Superstition Mountain - Apache Trail - Arizona- Night (no. 2) by George Elbert Burr

Superstition Mountain - Apache Trail - Arizona- Night (no. 2) by George Elbert Burr

Superstition Mountain - Apache Trail - Arizona- Night (no. 2)

George Elbert Burr

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Title

Superstition Mountain - Apache Trail - Arizona- Night (no. 2)

 
Artist
Year
1931  
Technique
drypoint and aquatint 
Image Size
11 5/8 x 9 3/4" platemark 
Signature
pencil, lower left 
Edition Size
not stated 
Annotations
titled, lower right 
Reference
Seeber 325, illustrated on page 155; Fine Prints of the Year 1931, plate 66; not in American Etchers 
Paper
ivory wove Whatman England 1929 watermarked paper 
State
published 
Publisher
artist 
Inventory ID
CLMI101 
Price
$3,000.00 
Description

Superstition Mountain, Apache Trail, Arizona, Night (no. 2) is a masterpiece of aquatint and drypoint. Burr created the image by working from light to dark and the dramatic effect reads more like a mezzotint. The dark night has softened the details of the desert while moonlit clouds linger above the Superstition Mountains seemingly illuminating the crags, cliffs, and cacti. An impression is illustration on page 155 in George Elbert Burr 1859-1939: Catalogue Raisonné by Louise Combes Seeber.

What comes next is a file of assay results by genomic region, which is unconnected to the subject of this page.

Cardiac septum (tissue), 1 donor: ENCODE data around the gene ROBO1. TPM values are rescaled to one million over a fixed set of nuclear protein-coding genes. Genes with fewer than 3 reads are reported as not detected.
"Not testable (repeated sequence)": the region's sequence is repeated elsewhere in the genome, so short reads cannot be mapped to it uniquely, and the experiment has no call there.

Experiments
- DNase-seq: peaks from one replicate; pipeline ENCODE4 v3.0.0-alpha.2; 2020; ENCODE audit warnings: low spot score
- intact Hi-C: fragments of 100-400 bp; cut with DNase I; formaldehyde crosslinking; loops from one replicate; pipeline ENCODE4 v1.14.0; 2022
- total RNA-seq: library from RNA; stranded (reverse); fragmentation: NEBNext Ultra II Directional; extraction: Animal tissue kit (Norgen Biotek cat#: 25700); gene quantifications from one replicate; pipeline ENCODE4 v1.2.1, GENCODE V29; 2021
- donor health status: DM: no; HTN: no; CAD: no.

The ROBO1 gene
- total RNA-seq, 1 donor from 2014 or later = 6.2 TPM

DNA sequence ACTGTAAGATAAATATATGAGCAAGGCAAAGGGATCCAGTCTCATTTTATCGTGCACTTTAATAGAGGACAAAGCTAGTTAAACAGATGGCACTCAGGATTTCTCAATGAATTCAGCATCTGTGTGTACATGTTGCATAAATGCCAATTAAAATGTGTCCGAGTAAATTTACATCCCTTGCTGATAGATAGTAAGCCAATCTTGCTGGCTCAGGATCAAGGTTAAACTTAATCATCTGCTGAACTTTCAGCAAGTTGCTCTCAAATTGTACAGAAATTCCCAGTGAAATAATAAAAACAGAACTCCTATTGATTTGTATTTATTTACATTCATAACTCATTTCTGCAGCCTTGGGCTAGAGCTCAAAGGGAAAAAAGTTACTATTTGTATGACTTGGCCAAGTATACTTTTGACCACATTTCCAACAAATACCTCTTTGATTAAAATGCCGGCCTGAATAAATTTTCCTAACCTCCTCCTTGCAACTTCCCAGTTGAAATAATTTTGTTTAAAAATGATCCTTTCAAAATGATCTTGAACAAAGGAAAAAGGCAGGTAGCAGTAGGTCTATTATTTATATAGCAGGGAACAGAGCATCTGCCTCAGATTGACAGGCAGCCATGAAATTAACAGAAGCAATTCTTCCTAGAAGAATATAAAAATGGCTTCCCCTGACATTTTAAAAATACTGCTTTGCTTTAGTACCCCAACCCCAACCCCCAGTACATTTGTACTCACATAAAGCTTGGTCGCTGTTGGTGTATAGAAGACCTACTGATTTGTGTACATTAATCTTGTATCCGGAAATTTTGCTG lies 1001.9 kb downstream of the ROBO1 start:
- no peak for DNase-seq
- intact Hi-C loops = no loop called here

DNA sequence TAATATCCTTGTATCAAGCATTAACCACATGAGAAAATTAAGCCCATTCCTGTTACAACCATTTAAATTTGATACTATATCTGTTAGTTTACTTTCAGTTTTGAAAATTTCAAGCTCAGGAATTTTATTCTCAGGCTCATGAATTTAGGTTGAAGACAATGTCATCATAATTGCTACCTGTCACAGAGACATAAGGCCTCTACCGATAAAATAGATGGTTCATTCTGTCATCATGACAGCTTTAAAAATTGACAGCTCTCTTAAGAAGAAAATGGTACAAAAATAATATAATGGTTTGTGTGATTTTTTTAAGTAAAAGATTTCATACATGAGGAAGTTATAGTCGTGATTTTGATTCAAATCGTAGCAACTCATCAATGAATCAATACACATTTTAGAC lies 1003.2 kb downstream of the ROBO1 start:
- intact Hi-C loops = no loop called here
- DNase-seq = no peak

The Apache Trail is a scenic route between Apache Junction and Theodore Roosevelt Lake through the Superstition Mountains of Arizona. It was the route used for centuries by the Apache and became a stagecoach trail across the Sonoran Desert. The desert floor is sculpted with mature saguaros and chollas and the craggy mountains offer dramatic cliffs and vistas.

George Elbert Burr moved to Denver, Colorado in 1906 for health reasons. He spent the next 18 years there creating a body of intaglio prints that focused on the desert and mountain landscapes of the southwest. Burr was in the unique position of self-promoting his work and in January 1930 wrote to R. P. Tolman, assistant curator at the Smithsonian Institution:

"It's lots of fun to be a 'poor artist.' Nearly fifty years I've been, except for health limitations, supremely happy in my work, and am constantly surprised in the number of people that also seem to get pleasure out of my labor. It seems so odd, that without effort, I've always sold more than Mrs. Burr and I have needed for all our fourteen years of travel and other so-called luxuries."

Again for health reasons, the Burrs had to leave the winter chill of Denver and purchased a home in Phoenix, Arizona in 1927.

 

Please call us at 707-546-7352 or email artannex@aol.com to purchase this item.